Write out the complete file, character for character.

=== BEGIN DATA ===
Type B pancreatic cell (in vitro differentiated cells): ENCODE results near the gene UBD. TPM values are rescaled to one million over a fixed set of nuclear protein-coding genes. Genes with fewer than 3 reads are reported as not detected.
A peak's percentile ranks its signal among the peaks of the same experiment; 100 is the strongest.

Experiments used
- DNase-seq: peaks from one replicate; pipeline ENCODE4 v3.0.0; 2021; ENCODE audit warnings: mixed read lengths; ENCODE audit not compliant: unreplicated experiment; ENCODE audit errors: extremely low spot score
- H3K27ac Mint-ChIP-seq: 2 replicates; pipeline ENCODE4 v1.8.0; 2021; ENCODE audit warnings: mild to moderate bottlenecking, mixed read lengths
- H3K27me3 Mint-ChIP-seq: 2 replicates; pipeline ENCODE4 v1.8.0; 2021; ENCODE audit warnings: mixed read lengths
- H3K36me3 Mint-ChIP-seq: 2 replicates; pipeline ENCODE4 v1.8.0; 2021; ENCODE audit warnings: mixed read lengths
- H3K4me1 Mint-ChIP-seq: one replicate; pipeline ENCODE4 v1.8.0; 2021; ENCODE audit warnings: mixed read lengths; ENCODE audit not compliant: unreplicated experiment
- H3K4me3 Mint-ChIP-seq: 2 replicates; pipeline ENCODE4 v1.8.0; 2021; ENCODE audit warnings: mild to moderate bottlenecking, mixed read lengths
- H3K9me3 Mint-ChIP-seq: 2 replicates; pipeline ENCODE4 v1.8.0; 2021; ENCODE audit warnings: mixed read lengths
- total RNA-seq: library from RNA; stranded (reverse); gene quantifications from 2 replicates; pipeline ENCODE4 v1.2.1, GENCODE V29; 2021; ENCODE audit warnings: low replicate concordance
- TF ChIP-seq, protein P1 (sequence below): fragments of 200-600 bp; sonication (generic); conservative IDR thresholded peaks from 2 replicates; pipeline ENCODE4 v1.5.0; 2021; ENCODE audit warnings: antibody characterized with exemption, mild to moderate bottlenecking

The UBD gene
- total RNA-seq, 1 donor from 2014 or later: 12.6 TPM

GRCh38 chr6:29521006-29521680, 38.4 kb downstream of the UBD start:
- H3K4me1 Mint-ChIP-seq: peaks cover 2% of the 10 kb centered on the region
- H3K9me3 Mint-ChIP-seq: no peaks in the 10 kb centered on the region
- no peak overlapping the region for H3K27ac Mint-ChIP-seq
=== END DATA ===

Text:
Type B pancreatic cell (in vitro differentiated cells): ENCODE results near the gene UBD. TPM values are rescaled to one million over a fixed set of nuclear protein-coding genes. Genes with fewer than 3 reads are reported as not detected.
A peak's percentile ranks its signal among the peaks of the same experiment; 100 is the strongest.

Experiments used
- DNase-seq: peaks from one replicate; pipeline ENCODE4 v3.0.0; 2021; ENCODE audit warnings: mixed read lengths; ENCODE audit not compliant: unreplicated experiment; ENCODE audit errors: extremely low spot score
- H3K27ac Mint-ChIP-seq: 2 replicates; pipeline ENCODE4 v1.8.0; 2021; ENCODE audit warnings: mild to moderate bottlenecking, mixed read lengths
- H3K27me3 Mint-ChIP-seq: 2 replicates; pipeline ENCODE4 v1.8.0; 2021; ENCODE audit warnings: mixed read lengths
- H3K36me3 Mint-ChIP-seq: 2 replicates; pipeline ENCODE4 v1.8.0; 2021; ENCODE audit warnings: mixed read lengths
- H3K4me1 Mint-ChIP-seq: one replicate; pipeline ENCODE4 v1.8.0; 2021; ENCODE audit warnings: mixed read lengths; ENCODE audit not compliant: unreplicated experiment
- H3K4me3 Mint-ChIP-seq: 2 replicates; pipeline ENCODE4 v1.8.0; 2021; ENCODE audit warnings: mild to moderate bottlenecking, mixed read lengths
- H3K9me3 Mint-ChIP-seq: 2 replicates; pipeline ENCODE4 v1.8.0; 2021; ENCODE audit warnings: mixed read lengths
- total RNA-seq: library from RNA; stranded (reverse); gene quantifications from 2 replicates; pipeline ENCODE4 v1.2.1, GENCODE V29; 2021; ENCODE audit warnings: low replicate concordance
- TF ChIP-seq, protein P1 (sequence below): fragments of 200-600 bp; sonication (generic); conservative IDR thresholded peaks from 2 replicates; pipeline ENCODE4 v1.5.0; 2021; ENCODE audit warnings: antibody characterized with exemption, mild to moderate bottlenecking

The UBD gene
- total RNA-seq, 1 donor from 2014 or later: 12.6 TPM

GRCh38 chr6:29521006-29521680, 38.4 kb downstream of the UBD start:
- H3K4me1 Mint-ChIP-seq: peaks cover 2% of the 10 kb centered on the region
- H3K9me3 Mint-ChIP-seq: no peaks in the 10 kb centered on the region
- no peak overlapping the region for H3K27ac Mint-ChIP-seq